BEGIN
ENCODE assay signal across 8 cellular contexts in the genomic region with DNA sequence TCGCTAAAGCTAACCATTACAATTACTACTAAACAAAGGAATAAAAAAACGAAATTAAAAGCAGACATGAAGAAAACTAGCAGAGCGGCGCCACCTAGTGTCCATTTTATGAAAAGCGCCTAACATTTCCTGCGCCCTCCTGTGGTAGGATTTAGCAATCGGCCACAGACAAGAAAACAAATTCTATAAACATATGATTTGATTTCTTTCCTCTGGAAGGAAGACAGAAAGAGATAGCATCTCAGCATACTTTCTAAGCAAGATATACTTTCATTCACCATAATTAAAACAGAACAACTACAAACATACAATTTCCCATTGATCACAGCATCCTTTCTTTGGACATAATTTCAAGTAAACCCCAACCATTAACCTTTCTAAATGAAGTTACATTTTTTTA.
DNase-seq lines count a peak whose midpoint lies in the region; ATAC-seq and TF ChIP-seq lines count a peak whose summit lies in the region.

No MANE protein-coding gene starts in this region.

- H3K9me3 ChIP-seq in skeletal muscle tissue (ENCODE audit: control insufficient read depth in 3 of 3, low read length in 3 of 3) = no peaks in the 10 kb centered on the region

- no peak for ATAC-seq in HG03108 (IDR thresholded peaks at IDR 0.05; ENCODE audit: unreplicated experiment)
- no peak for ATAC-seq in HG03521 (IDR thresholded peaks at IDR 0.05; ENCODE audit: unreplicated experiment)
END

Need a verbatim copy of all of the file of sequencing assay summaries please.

ENCODE assay signal across 8 cellular contexts in the genomic region with DNA sequence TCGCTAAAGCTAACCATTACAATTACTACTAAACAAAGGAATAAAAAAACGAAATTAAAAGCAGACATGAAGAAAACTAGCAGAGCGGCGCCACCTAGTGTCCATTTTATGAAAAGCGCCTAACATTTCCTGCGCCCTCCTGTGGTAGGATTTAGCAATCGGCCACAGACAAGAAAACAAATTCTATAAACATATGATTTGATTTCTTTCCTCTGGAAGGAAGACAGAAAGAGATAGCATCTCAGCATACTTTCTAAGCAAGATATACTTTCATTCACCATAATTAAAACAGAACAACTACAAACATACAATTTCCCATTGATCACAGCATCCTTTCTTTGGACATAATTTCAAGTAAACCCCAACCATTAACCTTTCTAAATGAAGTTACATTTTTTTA.
DNase-seq lines count a peak whose midpoint lies in the region; ATAC-seq and TF ChIP-seq lines count a peak whose summit lies in the region.

No MANE protein-coding gene starts in this region.

- H3K9me3 ChIP-seq in skeletal muscle tissue (ENCODE audit: control insufficient read depth in 3 of 3, low read length in 3 of 3) = no peaks in the 10 kb centered on the region

- no peak for ATAC-seq in HG03108 (IDR thresholded peaks at IDR 0.05; ENCODE audit: unreplicated experiment)
- no peak for ATAC-seq in HG03521 (IDR thresholded peaks at IDR 0.05; ENCODE audit: unreplicated experiment)